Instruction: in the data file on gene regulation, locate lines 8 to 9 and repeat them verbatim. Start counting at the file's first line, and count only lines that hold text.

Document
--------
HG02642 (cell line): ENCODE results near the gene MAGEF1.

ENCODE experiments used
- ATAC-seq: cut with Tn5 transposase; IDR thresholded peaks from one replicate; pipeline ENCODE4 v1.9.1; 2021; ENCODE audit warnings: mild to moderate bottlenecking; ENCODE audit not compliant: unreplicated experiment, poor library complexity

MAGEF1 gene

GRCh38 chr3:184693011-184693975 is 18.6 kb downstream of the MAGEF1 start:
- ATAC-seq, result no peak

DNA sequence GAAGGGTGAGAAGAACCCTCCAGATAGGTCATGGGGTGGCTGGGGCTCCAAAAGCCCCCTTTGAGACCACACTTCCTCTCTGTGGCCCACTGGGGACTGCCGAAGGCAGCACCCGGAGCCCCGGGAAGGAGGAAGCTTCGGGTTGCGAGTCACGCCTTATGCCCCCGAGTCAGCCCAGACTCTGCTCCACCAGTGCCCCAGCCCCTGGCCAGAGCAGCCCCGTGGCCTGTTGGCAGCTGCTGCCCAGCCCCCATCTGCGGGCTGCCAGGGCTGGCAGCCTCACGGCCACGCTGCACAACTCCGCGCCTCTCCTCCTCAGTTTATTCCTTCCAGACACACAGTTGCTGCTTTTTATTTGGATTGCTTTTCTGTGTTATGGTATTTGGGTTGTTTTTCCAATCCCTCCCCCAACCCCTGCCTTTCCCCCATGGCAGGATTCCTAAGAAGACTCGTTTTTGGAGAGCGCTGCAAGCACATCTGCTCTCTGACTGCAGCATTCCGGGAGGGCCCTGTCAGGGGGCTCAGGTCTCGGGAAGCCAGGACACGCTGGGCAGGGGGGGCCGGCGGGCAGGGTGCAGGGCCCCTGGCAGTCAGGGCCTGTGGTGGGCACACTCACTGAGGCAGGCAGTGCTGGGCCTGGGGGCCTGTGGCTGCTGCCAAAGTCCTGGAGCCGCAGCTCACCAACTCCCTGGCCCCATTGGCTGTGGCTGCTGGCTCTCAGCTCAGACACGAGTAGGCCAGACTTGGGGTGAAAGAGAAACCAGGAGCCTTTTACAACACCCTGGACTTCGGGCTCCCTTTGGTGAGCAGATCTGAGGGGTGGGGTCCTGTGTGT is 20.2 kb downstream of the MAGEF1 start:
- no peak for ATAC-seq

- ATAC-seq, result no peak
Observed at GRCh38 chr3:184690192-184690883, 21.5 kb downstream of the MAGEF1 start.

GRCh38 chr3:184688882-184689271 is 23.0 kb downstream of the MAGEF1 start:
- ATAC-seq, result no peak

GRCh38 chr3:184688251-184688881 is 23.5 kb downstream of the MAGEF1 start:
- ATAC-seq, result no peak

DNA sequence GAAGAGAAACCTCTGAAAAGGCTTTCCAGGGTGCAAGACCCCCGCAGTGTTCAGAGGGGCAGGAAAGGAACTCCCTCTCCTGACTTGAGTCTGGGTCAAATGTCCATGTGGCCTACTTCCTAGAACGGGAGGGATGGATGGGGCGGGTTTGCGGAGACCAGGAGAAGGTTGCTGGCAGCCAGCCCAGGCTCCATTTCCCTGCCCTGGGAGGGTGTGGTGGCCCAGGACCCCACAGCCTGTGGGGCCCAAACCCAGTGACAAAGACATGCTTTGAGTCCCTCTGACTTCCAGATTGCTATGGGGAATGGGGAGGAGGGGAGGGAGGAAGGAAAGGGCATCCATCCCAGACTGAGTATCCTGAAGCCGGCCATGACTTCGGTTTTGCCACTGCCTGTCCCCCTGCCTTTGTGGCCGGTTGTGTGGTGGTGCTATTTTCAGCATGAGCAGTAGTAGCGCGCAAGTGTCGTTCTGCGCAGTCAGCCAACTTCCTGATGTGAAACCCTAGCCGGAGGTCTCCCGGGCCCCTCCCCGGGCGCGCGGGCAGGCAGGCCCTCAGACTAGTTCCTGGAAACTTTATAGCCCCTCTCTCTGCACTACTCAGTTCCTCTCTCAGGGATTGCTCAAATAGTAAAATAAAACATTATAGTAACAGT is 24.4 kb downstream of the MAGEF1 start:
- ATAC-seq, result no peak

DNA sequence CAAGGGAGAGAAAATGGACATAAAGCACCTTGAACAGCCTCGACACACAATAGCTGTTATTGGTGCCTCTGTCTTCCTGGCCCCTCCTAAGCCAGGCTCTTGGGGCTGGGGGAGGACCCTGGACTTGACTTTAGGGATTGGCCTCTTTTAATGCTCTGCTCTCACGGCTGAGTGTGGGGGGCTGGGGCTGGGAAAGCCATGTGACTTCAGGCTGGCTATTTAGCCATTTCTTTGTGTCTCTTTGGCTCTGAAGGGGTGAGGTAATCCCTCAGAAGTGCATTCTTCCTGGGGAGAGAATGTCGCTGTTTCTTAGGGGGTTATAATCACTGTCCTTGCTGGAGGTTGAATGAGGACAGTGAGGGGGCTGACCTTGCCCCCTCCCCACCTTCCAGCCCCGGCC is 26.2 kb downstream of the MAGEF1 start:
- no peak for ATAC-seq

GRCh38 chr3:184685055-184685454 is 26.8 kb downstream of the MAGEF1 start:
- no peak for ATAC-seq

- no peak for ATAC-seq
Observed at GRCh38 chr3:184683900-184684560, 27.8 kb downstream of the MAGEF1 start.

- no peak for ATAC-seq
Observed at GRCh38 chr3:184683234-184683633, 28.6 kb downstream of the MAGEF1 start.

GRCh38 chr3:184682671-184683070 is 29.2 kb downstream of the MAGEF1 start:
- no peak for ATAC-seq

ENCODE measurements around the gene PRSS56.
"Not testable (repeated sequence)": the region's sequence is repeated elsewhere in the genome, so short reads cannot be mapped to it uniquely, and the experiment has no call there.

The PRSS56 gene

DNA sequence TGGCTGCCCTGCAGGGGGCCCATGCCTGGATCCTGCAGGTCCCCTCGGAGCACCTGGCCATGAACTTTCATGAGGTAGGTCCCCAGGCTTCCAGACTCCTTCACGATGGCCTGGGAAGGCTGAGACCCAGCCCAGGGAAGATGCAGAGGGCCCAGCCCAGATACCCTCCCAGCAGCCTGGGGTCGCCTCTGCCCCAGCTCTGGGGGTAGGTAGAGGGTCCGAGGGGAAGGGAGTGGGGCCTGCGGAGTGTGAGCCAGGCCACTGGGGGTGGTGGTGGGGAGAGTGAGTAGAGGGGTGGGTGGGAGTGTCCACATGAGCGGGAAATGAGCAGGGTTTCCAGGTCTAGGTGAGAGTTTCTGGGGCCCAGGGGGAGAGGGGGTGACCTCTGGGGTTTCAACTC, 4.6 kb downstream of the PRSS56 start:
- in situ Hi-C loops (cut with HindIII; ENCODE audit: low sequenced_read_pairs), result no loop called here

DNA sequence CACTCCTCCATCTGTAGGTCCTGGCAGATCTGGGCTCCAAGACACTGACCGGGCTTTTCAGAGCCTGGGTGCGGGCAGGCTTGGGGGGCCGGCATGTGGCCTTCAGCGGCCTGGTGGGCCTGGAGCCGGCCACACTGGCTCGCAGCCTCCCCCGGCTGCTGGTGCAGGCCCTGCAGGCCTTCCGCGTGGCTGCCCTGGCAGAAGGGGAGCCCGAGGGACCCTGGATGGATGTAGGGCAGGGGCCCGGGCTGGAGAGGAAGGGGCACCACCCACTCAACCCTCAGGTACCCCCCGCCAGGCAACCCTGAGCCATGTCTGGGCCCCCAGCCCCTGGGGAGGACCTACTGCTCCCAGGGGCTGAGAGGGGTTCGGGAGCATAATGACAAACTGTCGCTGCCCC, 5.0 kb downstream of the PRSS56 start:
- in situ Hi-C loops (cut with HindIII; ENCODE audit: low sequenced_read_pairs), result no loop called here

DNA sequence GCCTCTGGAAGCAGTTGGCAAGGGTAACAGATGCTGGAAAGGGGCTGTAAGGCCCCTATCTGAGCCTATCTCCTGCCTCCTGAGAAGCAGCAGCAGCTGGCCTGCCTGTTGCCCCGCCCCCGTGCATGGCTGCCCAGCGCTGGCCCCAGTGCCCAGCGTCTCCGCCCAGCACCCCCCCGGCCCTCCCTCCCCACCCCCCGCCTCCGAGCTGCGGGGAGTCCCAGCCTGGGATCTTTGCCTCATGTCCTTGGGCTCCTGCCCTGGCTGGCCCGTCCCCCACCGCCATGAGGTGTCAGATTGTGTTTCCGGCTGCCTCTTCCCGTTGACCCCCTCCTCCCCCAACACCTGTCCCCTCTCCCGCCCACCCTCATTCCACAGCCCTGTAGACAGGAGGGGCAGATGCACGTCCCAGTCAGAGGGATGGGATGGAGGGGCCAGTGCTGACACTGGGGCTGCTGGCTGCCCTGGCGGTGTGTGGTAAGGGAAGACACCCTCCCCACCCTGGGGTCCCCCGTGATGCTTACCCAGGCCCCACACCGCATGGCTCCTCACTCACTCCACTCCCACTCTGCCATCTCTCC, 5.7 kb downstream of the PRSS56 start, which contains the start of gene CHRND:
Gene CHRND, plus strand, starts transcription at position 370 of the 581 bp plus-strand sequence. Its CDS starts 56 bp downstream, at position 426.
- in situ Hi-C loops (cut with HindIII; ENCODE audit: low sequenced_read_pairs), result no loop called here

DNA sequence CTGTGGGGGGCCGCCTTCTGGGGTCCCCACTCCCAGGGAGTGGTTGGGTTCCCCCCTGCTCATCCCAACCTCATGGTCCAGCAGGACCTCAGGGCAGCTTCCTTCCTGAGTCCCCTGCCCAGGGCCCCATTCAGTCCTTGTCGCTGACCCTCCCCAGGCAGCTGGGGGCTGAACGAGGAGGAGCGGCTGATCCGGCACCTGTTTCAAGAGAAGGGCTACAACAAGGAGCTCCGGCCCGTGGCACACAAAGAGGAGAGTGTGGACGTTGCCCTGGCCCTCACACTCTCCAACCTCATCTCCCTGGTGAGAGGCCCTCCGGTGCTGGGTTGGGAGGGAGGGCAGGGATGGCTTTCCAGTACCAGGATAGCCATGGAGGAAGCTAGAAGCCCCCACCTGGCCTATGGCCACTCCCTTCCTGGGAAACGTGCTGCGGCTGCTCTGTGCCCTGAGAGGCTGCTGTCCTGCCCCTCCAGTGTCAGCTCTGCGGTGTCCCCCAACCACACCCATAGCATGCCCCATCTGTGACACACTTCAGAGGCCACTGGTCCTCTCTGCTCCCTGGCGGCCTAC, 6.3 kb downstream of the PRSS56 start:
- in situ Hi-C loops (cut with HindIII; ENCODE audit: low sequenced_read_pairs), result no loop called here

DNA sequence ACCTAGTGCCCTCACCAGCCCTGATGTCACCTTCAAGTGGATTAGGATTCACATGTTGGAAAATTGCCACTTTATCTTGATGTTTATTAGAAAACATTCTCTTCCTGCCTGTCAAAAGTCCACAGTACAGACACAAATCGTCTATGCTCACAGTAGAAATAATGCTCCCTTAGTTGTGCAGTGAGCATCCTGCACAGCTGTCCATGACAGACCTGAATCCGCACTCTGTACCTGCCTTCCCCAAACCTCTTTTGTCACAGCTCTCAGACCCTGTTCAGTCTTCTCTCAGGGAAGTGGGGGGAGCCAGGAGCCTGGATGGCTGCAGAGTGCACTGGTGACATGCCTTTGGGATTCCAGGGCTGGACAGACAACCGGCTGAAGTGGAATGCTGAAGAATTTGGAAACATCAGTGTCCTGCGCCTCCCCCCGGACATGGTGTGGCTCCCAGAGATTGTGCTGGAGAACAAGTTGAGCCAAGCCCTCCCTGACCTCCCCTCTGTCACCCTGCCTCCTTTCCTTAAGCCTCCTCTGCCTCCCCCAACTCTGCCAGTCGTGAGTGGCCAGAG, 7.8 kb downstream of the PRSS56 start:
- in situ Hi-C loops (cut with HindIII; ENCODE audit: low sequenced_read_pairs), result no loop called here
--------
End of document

- no peak for ATAC-seq

- ATAC-seq, result no peak